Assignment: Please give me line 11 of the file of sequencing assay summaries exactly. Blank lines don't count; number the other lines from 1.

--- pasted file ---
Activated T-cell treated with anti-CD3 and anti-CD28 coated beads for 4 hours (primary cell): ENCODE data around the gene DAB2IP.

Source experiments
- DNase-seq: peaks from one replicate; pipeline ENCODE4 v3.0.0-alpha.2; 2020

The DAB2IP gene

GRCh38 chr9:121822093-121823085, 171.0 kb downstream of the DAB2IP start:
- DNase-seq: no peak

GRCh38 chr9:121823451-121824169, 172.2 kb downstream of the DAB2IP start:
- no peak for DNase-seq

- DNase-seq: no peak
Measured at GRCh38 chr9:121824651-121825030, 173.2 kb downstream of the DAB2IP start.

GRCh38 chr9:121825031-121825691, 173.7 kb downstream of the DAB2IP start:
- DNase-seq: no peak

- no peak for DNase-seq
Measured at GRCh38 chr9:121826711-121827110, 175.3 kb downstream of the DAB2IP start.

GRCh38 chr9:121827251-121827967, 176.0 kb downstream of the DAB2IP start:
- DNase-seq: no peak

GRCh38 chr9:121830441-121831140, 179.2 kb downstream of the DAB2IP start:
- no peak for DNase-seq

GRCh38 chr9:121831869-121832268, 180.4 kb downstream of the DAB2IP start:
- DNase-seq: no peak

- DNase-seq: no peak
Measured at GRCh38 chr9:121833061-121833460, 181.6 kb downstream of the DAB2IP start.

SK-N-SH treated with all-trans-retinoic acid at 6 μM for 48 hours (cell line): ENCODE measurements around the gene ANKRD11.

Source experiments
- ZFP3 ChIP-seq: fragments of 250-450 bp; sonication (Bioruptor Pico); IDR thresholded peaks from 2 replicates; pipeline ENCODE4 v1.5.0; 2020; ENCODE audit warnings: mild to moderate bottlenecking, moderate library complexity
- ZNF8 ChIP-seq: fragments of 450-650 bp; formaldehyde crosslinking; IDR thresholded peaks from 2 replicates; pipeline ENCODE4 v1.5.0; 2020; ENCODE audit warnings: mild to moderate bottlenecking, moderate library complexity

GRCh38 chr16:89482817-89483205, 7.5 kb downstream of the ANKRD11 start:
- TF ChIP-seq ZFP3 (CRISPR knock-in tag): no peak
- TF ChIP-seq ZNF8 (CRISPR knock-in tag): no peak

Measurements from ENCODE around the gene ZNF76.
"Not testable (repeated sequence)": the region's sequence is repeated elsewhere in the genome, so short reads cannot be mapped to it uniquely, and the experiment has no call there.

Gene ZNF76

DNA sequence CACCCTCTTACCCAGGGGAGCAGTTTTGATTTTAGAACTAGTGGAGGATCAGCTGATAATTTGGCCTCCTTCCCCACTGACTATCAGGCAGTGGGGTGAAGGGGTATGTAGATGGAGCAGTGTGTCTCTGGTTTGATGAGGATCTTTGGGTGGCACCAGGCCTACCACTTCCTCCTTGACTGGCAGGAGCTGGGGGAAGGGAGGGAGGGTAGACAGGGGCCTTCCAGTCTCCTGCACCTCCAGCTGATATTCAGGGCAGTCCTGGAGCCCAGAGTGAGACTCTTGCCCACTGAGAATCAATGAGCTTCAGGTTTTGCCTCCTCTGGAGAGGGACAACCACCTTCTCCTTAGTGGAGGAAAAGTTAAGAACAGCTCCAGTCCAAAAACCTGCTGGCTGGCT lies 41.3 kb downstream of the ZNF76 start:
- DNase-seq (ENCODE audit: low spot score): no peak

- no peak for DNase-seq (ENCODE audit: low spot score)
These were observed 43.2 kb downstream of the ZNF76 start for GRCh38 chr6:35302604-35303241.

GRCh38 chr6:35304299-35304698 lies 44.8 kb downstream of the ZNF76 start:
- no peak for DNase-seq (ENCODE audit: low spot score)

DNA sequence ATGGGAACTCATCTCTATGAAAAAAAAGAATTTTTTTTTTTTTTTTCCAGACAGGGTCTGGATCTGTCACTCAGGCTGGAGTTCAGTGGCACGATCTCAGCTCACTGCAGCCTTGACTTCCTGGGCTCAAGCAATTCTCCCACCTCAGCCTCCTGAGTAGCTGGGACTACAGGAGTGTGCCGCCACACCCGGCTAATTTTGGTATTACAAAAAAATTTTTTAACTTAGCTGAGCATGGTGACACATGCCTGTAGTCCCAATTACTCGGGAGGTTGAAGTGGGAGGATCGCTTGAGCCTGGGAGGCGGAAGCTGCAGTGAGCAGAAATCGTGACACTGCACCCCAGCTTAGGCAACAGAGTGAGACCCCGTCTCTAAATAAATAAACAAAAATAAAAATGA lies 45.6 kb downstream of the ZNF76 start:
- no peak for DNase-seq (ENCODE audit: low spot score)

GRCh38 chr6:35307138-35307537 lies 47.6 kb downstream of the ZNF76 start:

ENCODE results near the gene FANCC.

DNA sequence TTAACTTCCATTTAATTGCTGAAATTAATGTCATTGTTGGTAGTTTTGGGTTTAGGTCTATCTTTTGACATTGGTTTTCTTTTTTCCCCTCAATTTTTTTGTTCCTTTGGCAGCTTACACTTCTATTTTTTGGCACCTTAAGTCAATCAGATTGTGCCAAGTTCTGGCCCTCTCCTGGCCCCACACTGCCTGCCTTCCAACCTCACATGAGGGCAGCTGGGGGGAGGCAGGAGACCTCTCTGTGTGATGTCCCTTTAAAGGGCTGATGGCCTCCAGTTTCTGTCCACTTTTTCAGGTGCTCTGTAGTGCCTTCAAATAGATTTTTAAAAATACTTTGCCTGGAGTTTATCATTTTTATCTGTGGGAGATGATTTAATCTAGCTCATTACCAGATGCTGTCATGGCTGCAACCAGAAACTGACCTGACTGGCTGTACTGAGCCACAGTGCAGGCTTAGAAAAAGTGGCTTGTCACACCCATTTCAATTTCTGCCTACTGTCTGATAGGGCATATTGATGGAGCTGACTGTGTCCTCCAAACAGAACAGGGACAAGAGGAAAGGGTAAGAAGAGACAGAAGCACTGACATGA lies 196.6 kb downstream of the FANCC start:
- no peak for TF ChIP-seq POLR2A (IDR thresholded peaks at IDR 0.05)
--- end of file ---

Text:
GRCh38 chr9:121825031-121825691, 173.7 kb downstream of the DAB2IP start: